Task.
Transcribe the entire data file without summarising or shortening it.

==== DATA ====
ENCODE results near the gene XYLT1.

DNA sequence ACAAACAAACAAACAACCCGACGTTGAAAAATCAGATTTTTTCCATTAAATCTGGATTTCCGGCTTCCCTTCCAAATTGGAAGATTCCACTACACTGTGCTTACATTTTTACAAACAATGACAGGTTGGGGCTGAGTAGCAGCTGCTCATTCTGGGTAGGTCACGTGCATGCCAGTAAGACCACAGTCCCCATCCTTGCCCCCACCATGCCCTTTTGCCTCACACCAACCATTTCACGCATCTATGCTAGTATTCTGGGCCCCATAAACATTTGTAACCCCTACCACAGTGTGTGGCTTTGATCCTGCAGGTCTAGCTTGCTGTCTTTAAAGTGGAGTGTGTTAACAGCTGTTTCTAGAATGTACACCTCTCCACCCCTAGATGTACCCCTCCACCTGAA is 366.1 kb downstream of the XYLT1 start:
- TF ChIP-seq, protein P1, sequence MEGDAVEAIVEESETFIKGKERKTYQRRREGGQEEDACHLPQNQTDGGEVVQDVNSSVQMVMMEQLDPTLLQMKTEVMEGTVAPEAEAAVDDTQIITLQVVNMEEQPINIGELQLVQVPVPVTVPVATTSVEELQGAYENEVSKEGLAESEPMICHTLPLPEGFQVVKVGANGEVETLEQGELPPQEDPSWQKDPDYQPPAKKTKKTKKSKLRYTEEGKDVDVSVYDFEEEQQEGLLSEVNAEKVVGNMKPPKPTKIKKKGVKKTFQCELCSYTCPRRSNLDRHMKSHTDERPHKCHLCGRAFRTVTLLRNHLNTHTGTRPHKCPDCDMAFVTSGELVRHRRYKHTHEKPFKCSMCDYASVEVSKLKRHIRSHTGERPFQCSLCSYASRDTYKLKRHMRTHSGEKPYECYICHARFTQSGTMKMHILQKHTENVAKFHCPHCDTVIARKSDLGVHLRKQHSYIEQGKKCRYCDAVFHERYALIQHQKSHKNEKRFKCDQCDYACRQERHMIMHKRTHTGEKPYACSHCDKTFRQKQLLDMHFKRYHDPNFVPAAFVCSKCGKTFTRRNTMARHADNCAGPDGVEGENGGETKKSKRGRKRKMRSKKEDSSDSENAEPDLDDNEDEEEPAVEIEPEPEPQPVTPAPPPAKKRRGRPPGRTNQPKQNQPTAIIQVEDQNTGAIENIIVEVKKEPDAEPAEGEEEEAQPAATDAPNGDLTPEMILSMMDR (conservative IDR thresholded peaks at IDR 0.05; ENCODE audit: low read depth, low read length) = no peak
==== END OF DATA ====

ENCODE results near the gene XYLT1.

DNA sequence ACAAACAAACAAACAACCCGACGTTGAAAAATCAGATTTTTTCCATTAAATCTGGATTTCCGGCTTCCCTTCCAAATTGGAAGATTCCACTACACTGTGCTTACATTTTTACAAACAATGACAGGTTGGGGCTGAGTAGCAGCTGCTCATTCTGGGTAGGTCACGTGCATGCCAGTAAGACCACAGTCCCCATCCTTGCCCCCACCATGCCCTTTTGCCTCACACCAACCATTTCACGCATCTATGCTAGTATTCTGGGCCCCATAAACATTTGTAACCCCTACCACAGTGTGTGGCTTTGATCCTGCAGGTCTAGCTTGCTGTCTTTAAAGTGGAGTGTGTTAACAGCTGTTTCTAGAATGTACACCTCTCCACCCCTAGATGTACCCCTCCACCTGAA is 366.1 kb downstream of the XYLT1 start:
- TF ChIP-seq, protein P1, sequence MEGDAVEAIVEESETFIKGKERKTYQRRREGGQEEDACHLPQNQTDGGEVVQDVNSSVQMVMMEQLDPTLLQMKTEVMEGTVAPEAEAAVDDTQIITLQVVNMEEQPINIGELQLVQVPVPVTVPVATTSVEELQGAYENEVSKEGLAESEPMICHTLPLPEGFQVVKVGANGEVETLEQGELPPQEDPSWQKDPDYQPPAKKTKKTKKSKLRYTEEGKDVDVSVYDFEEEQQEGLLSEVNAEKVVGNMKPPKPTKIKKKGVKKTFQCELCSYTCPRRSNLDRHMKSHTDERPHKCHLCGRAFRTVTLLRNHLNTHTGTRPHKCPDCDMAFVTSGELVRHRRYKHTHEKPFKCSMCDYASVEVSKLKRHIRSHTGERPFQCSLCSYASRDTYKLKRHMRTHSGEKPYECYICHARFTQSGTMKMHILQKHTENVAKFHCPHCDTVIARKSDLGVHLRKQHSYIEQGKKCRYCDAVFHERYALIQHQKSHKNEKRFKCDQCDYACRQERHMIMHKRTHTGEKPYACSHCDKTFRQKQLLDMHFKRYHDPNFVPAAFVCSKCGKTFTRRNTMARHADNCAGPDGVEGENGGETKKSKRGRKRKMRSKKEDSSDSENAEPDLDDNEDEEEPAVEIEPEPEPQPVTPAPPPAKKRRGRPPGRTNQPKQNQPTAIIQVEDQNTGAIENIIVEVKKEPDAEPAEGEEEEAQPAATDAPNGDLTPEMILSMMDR (conservative IDR thresholded peaks at IDR 0.05; ENCODE audit: low read depth, low read length) = no peak